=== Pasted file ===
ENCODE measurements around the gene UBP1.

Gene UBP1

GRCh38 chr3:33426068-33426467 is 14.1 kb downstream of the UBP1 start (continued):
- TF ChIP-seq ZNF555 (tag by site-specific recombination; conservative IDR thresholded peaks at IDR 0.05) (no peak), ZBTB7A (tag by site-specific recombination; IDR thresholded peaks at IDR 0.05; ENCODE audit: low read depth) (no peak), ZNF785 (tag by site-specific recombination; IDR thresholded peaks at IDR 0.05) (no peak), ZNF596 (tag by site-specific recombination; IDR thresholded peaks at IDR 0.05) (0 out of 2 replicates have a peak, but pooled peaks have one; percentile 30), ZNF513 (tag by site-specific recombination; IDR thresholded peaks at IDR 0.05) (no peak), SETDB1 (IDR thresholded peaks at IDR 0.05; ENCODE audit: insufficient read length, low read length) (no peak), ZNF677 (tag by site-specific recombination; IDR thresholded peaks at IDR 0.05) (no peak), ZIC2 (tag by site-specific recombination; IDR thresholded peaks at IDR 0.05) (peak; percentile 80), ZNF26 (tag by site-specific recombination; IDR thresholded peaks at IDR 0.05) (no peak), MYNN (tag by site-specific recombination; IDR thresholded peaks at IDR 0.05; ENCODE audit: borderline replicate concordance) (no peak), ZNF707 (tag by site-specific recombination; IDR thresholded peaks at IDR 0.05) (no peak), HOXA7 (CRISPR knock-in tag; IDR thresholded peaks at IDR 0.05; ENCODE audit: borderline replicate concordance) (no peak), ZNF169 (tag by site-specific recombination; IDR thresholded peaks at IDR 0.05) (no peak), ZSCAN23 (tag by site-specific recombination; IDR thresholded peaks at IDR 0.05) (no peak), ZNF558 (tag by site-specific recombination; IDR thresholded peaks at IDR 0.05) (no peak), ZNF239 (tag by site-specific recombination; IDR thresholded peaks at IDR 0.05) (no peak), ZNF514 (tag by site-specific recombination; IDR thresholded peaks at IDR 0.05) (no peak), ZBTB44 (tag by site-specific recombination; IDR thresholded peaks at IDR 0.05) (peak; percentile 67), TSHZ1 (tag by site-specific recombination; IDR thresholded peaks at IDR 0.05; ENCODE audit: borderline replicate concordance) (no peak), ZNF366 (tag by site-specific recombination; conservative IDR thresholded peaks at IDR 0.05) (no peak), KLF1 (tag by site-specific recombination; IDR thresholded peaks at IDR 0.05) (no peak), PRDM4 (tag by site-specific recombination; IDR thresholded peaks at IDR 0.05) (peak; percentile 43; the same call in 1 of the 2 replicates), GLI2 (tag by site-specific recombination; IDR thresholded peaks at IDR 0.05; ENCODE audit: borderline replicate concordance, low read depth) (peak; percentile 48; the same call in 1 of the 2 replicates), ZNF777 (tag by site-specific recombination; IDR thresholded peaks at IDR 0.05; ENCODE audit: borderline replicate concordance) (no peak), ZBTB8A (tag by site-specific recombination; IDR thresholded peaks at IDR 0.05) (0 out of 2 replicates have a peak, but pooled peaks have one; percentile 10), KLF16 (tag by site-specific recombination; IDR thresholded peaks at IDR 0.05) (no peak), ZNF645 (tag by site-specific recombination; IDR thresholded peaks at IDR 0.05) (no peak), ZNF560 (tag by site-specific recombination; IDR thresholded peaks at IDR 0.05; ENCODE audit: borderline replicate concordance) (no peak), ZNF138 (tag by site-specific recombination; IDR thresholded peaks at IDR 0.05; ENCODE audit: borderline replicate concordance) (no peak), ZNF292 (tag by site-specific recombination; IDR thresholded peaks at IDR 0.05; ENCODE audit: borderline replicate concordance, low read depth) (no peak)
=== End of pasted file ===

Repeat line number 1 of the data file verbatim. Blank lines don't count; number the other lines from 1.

ENCODE measurements around the gene UBP1.